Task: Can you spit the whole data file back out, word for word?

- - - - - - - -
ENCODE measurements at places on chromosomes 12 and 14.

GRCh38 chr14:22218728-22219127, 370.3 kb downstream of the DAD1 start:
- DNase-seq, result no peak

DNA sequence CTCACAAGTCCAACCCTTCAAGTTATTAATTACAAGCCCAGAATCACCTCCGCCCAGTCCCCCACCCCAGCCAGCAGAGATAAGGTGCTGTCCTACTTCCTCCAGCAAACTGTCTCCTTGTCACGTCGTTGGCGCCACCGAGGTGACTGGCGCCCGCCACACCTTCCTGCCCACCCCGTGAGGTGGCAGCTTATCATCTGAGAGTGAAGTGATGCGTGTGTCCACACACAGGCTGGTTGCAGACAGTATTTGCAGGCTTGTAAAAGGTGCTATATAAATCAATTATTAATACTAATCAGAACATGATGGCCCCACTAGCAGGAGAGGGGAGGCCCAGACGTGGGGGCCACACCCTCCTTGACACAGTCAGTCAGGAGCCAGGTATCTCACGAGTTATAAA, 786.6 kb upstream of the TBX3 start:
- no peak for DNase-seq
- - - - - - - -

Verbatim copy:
ENCODE measurements at places on chromosomes 12 and 14.

GRCh38 chr14:22218728-22219127, 370.3 kb downstream of the DAD1 start:
- DNase-seq, result no peak

DNA sequence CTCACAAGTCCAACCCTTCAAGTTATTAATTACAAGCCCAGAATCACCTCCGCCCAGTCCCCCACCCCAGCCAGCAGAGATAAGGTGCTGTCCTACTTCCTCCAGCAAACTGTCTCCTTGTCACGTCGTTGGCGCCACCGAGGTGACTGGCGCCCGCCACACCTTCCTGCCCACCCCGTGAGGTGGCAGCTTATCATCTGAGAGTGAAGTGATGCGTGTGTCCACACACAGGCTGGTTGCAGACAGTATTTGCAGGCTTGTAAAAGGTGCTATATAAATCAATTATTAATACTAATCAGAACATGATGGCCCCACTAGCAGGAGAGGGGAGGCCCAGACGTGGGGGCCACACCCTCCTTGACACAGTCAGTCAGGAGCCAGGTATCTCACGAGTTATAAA, 786.6 kb upstream of the TBX3 start:
- no peak for DNase-seq